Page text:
As part of a comprehensive three-year professional development plan this partnership responds to the increasing demands in North Shore communities for well-trained and licensed Mathematics teachers at the middle school level. The heart of this plan is a new graduate program, the Master of Arts in Teaching Middle School Mathematics, appropriate for prospective or current teachers of mathematics in grades 5 to 8. The courses developed for this MAT program are specifically designed to increase teachers' content knowledge in areas of mathematics essential to implementing the

Massachusetts Curriculum Frameworks. Tools for teaching and learning, including hand-held graphing calculators as well as CBL and CBR data collection devises and dynamic geometry software such as Geometer's Sketchpad are utilized in these courses. Essentially all of the courses in this program make effective use of technology, particularly for visualization, discovery, and insight as well as computation. Teachers are provided with opportunities to learn mathematics using a variety of instructional methods, appropriate for use in their own classrooms.

For more information, contact the program coordinator, Martha Hunt, Mathematics Department chairperson, Salem State College. See also Project Salem.

PV STEMNET Pipeline Middle School Science Technology/Engineering and Mathematics Partnership

Partners: *University of Massachusetts Amherst, and the public school districts of: Holyoke, Westfield, Springfield, Mohawk Trail Regional, Pioneer Valley Regional, Amherst-Pelham Regional; and Springfield College, Western New England College, Springfield Technical Community College, Westfield State College, Holyoke Community College, and WGBY Radio.

The PV STEMNET Pipeline Mathematics Partnership Grant was designed to deliver a course of study that prepares in-service and pre-service teachers to be highly qualified mathematics teachers in grades 4-8. Six mathematics courses and corresponding follow-up activities, which constitute this program, will provide subject matter knowledge for middle school (grades 5-8) mathematics teachers in those areas of mathematics as specified in Massachusetts Frameworks. The courses include the Teaching of Algebra, Geometry, Algebra (Part 2), Discrete Mathematics, Trigonometry, and Statistics; all are at the Middle School Level.

In-service and pre-service teachers are able to use these courses to achieve highly qualified status, as applicable to HOUSSE plans, and providing preparation for the MTEL exams [middle school mathematics (5-8), elementary mathematics (1-6), and middle school mathematics/science (5-8)]. The complete set of courses comprises the equivalent of a major in mathematics. These courses can also be used for recertification and the attainment of the Professional License in middle school mathematics (5-8), elementary mathematics (1-6), and middle school mathematics/science (5-8). They provide a set of content courses: for an approved masters degree, as well as the 18-credit, post-graduate degree option for professional licensure. These options are available because the PV STEMNET includes multiple institutions of high education that have approved initial licensure programs and are in the process of seeking approval of programs for the professional license.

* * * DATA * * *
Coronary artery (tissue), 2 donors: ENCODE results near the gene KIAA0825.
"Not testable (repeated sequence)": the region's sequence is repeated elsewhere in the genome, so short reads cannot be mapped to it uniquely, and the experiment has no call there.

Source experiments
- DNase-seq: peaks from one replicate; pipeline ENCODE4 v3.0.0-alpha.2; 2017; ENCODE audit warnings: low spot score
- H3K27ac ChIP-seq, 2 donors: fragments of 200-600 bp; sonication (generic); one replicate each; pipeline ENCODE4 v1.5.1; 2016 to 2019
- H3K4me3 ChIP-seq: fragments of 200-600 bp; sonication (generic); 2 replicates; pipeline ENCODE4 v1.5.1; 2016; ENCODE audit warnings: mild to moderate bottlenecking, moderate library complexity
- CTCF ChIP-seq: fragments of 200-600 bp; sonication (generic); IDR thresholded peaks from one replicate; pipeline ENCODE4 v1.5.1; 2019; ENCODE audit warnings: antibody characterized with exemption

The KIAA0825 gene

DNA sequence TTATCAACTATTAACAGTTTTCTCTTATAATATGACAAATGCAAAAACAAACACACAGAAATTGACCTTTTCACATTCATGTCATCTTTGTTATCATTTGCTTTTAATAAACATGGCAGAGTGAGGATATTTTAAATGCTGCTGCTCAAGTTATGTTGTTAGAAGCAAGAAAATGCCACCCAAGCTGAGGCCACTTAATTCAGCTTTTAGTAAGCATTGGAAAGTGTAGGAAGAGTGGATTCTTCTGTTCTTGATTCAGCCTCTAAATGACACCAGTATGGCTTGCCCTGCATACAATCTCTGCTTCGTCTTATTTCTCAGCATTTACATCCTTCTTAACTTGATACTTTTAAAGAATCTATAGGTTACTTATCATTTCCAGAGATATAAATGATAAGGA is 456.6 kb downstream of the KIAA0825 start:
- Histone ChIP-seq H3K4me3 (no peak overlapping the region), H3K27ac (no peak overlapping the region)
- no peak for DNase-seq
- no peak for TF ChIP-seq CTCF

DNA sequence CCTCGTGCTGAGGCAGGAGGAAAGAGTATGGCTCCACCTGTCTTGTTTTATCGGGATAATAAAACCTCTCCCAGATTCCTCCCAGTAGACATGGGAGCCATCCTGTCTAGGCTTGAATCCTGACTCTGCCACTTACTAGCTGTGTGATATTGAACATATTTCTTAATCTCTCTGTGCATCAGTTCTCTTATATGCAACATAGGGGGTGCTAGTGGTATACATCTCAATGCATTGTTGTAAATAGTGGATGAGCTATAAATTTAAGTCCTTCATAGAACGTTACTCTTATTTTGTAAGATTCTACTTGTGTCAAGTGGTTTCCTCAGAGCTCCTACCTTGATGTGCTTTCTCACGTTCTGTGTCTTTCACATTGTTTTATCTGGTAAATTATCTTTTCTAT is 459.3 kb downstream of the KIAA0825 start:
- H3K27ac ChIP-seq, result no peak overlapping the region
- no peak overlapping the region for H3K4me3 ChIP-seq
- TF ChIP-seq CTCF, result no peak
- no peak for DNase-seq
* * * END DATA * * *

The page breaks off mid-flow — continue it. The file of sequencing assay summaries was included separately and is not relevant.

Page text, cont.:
For more information, contact Allan Feldman, Principal Investigator, Kathleen Baker, Project Manager. See also PV STEMNET at the University of Massachusetts Amherst.

Building a Better Science and Technology/Engineering Background

Partners: *Worcester Polytechnic Institute, Worcester Public Schools, and Winchendon Public Schools

The Building a Better Background is a three-year project, which combines core physics concepts with technology/engineering. The first year will focus on Motion & Forces, while years two and three will focus on Energy Transfer and Electricity & Magnetism.

The content is provided during a seven-day summer workshop that will run on the WPI campus. Dates for the first workshop are July 5 - 13th, with the instruction being provided by physics and engineering faculty members. The total contact hours for each community are the same and include 45 hours of class time and 20 hours of follow-up time. The goals of the program are to: increase content area knowledge for grade 5-9 science and technology teachers, to increase student performance in the sciences, and to develop of a set of courses at WPI that can be used by in-service or pre-service teachers towards licensure.

For more information, contact the program coordinator, Martha Cyr, Director K-12 Outreach, WPI.

Worcester Math Initiative

Partners: *Worcester Public Schools, Clark University, Mass Insight Education, EMC Corporation, and the Milford Public Schools

The Worcester Mathematics Initiative is building off of EMC's successful, privately funded mathematics institutes, with Massachusetts Department of Elementary and Secondary Education MMSP support to create a targeted mathematics intervention program. These institutes are focused primarily on three elementary schools in Worcester where MCAS mathematics proficiency is nearly 25 percentage points below the state average. Our goal is to raise their students' achievement in mathematics by substantially improving instruction through rigorous content-based professional development on three levels:

(1) Intensive content courses focused on the mathematics of the K-8 classroom. These courses include "Making Sense of Numbers" and "Functions and Algebra".